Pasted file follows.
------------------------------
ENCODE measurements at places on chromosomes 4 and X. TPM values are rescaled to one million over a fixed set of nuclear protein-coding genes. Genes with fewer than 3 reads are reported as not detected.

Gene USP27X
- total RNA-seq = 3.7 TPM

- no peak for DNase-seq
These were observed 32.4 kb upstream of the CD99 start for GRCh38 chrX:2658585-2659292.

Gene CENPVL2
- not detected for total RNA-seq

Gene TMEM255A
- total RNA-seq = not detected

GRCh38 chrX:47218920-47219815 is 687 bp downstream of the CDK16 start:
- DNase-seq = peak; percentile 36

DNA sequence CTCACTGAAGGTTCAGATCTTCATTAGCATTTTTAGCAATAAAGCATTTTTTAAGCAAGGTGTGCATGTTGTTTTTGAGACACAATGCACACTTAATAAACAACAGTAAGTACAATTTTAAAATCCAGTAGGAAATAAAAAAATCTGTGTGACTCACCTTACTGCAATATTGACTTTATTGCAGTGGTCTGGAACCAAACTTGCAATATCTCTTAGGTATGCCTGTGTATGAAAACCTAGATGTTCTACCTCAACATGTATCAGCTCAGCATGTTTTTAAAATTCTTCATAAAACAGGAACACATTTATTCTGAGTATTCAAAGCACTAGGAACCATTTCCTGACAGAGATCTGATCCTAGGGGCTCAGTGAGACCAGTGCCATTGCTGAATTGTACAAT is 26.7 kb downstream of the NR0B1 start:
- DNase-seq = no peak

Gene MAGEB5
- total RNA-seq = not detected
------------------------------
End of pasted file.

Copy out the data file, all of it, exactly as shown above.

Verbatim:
ENCODE measurements at places on chromosomes 4 and X. TPM values are rescaled to one million over a fixed set of nuclear protein-coding genes. Genes with fewer than 3 reads are reported as not detected.

Gene USP27X
- total RNA-seq = 3.7 TPM

- no peak for DNase-seq
These were observed 32.4 kb upstream of the CD99 start for GRCh38 chrX:2658585-2659292.

Gene CENPVL2
- not detected for total RNA-seq

Gene TMEM255A
- total RNA-seq = not detected

GRCh38 chrX:47218920-47219815 is 687 bp downstream of the CDK16 start:
- DNase-seq = peak; percentile 36

DNA sequence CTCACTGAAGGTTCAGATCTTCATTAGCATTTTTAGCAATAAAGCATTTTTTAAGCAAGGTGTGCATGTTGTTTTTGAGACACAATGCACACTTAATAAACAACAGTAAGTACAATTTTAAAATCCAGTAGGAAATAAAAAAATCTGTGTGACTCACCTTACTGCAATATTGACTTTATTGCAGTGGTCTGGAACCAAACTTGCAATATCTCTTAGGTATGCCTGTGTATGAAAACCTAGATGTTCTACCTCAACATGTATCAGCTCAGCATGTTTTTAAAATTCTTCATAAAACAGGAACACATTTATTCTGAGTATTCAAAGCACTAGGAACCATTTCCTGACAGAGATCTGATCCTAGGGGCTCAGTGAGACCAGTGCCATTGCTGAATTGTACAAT is 26.7 kb downstream of the NR0B1 start:
- DNase-seq = no peak

Gene MAGEB5
- total RNA-seq = not detected